With Brave and, more recently, Frozen, Disney has garnered praise for embracing female-centric stories (finally!). But Disney princesses still have a long way to go. Despite being kick-ass females in their own right, Disney princesses seem to always need male love interests to complete them. On top of that, they all pretty much look the same and they're always supposed to be pretty and not show too much expression. It turns out that even Disney princesses' wrists ooze sexism.
Philip N. Cohen, a sociologist at the University of Maryland at College Park, wrote a post at The Society Pages entitled "'Help, My Eyeball Is Bigger Than My Wrist!': Gender Dimorphism In Frozen." He shows us that female wrists in Disney movies are a fraction of the size of male wrists.
Perhaps even more freaky is Cohen's realization that our Frozen heroine's eye is bigger than her wrist. Which, you know, is totally something you see everyday. And if you hadn't noticed these princesses' huge eyeballs before, you need to see what they would look like with normal peepers.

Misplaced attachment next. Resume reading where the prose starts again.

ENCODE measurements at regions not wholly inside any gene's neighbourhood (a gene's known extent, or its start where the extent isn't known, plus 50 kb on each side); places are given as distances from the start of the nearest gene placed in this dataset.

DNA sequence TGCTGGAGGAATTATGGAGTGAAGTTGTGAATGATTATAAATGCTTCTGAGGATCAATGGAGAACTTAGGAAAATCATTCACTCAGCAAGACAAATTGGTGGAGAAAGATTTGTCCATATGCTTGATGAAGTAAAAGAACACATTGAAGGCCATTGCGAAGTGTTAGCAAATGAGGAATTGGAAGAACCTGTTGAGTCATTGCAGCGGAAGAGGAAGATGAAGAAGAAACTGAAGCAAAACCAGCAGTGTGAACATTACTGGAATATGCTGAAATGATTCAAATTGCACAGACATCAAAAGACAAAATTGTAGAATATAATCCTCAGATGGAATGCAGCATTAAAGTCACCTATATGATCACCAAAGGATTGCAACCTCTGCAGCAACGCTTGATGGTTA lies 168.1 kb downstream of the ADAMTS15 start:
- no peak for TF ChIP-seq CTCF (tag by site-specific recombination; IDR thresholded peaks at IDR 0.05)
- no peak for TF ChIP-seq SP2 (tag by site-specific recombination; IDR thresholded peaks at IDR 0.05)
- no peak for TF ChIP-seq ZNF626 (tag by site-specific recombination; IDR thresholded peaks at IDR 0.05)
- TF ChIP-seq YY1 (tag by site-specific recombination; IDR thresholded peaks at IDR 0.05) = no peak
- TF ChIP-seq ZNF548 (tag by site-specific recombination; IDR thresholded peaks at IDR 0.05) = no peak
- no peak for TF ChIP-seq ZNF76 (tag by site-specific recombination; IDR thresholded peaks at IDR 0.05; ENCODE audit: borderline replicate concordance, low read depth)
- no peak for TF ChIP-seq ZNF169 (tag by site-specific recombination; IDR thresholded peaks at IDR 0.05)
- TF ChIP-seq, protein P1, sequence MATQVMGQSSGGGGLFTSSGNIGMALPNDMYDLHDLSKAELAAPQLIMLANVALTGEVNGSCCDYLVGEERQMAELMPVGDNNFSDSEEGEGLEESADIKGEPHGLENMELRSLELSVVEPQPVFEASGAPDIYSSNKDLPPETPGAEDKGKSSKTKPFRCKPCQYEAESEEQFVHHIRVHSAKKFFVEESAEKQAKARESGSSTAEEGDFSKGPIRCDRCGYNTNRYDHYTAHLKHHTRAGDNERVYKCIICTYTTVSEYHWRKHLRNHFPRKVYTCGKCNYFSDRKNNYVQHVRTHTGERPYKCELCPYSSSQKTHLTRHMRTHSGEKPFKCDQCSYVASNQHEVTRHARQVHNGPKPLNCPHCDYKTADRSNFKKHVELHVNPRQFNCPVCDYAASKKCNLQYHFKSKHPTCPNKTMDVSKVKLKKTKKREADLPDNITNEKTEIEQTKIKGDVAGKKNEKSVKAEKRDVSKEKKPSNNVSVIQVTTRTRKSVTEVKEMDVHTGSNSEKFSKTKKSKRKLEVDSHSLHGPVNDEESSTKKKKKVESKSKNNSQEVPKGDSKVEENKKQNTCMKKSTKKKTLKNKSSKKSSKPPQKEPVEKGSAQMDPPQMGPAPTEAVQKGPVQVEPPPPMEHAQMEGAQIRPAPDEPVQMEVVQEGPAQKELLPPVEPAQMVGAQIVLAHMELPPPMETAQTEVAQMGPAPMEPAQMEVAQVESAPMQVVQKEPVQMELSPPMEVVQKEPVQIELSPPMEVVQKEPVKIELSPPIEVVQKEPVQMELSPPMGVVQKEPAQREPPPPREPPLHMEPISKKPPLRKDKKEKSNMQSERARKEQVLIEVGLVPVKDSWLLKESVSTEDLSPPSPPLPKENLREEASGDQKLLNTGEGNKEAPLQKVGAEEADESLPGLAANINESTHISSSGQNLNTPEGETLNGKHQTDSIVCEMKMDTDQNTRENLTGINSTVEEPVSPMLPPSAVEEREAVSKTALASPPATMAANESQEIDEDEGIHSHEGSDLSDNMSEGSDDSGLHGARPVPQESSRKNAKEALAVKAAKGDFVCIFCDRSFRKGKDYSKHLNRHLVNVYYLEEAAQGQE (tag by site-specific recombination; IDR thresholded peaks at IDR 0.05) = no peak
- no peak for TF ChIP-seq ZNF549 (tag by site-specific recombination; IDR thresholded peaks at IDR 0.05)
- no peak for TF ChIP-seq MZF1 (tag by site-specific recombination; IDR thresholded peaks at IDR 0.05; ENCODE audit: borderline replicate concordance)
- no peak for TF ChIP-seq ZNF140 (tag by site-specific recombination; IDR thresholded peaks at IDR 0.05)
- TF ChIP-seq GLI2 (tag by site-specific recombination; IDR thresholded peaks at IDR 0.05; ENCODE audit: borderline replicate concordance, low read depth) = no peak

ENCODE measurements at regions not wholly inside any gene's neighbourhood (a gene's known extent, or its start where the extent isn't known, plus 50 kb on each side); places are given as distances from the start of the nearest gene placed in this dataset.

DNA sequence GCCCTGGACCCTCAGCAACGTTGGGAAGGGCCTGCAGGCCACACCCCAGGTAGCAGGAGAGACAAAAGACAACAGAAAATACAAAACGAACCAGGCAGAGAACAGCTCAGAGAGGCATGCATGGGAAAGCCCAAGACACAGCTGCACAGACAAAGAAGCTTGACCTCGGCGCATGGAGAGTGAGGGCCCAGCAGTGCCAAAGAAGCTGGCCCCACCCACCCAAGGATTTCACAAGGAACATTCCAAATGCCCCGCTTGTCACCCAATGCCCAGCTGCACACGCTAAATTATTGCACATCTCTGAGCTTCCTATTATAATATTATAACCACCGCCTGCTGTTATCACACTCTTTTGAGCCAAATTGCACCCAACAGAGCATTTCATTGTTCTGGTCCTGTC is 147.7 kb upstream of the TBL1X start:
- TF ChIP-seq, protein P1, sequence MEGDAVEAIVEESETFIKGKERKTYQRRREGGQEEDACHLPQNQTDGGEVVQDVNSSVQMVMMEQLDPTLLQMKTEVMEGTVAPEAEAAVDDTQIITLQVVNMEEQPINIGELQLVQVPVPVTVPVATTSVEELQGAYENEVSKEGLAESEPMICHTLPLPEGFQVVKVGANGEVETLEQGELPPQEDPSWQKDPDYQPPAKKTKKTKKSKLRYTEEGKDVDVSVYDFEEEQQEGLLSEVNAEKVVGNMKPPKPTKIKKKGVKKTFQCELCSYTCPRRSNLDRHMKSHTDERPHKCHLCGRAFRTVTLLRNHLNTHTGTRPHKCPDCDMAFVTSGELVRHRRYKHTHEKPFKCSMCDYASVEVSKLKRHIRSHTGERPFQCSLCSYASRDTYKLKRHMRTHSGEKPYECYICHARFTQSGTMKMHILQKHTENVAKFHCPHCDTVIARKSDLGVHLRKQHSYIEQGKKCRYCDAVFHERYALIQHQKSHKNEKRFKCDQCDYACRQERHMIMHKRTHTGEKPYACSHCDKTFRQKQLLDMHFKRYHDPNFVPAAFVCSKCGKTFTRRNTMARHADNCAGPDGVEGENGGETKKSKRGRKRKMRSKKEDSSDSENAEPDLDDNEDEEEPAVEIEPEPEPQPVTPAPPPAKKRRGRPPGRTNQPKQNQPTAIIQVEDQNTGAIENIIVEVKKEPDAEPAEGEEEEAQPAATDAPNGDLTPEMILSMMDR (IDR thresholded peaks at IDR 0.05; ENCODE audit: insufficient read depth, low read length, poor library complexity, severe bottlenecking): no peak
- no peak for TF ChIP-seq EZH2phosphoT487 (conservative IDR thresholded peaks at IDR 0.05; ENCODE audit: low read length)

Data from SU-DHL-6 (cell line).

To prove the obvious ridiculous difference between male and female characters' wrists, Cohen used statistics on male and female wrist size of U.S. Army personnel from 1988. The average wrist size for women was 6 inches and 6.85 for men, which translates to a ratio of 1.15-to-1. With the smallest female wrist and the largest male wrist in the sample, the ratio still only comes out to 1.6-to-1. Not quite the 5-to-1 of Merida's parents in Brave.
You might argue that Disney is a cartoon, hence the exaggeration of features. But this dimorphism tells audiences that women should be smaller, cuter, and easily handled by their burly men — even if it means shrinking their bones, apparently. It's not natural, and Disney needs to wake up.
Images: Disney, Philip N. Cohen